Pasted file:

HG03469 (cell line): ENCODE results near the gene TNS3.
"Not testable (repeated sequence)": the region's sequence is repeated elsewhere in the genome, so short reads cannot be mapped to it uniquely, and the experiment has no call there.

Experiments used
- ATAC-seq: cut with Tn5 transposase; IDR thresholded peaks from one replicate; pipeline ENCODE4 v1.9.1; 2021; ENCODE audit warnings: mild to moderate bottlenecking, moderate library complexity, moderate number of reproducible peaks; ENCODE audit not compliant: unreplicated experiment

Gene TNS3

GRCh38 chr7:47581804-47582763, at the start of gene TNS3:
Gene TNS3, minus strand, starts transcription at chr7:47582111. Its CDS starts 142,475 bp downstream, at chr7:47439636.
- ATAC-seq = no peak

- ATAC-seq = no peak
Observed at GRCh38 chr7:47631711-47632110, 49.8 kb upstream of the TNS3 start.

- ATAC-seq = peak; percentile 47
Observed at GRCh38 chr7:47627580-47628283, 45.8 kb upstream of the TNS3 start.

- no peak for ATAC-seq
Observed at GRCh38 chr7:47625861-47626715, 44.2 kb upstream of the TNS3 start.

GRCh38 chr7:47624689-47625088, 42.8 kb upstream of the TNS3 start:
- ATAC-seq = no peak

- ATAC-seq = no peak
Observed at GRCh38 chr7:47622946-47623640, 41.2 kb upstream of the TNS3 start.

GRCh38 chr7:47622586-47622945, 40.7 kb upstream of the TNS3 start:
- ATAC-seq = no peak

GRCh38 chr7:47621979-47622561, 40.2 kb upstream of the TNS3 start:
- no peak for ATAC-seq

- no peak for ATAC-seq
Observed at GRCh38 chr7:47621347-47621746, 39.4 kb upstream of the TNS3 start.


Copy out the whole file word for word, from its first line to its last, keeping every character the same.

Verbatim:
HG03469 (cell line): ENCODE results near the gene TNS3.
"Not testable (repeated sequence)": the region's sequence is repeated elsewhere in the genome, so short reads cannot be mapped to it uniquely, and the experiment has no call there.

Experiments used
- ATAC-seq: cut with Tn5 transposase; IDR thresholded peaks from one replicate; pipeline ENCODE4 v1.9.1; 2021; ENCODE audit warnings: mild to moderate bottlenecking, moderate library complexity, moderate number of reproducible peaks; ENCODE audit not compliant: unreplicated experiment

Gene TNS3

GRCh38 chr7:47581804-47582763, at the start of gene TNS3:
Gene TNS3, minus strand, starts transcription at chr7:47582111. Its CDS starts 142,475 bp downstream, at chr7:47439636.
- ATAC-seq = no peak

- ATAC-seq = no peak
Observed at GRCh38 chr7:47631711-47632110, 49.8 kb upstream of the TNS3 start.

- ATAC-seq = peak; percentile 47
Observed at GRCh38 chr7:47627580-47628283, 45.8 kb upstream of the TNS3 start.

- no peak for ATAC-seq
Observed at GRCh38 chr7:47625861-47626715, 44.2 kb upstream of the TNS3 start.

GRCh38 chr7:47624689-47625088, 42.8 kb upstream of the TNS3 start:
- ATAC-seq = no peak

- ATAC-seq = no peak
Observed at GRCh38 chr7:47622946-47623640, 41.2 kb upstream of the TNS3 start.

GRCh38 chr7:47622586-47622945, 40.7 kb upstream of the TNS3 start:
- ATAC-seq = no peak

GRCh38 chr7:47621979-47622561, 40.2 kb upstream of the TNS3 start:
- no peak for ATAC-seq

- no peak for ATAC-seq
Observed at GRCh38 chr7:47621347-47621746, 39.4 kb upstream of the TNS3 start.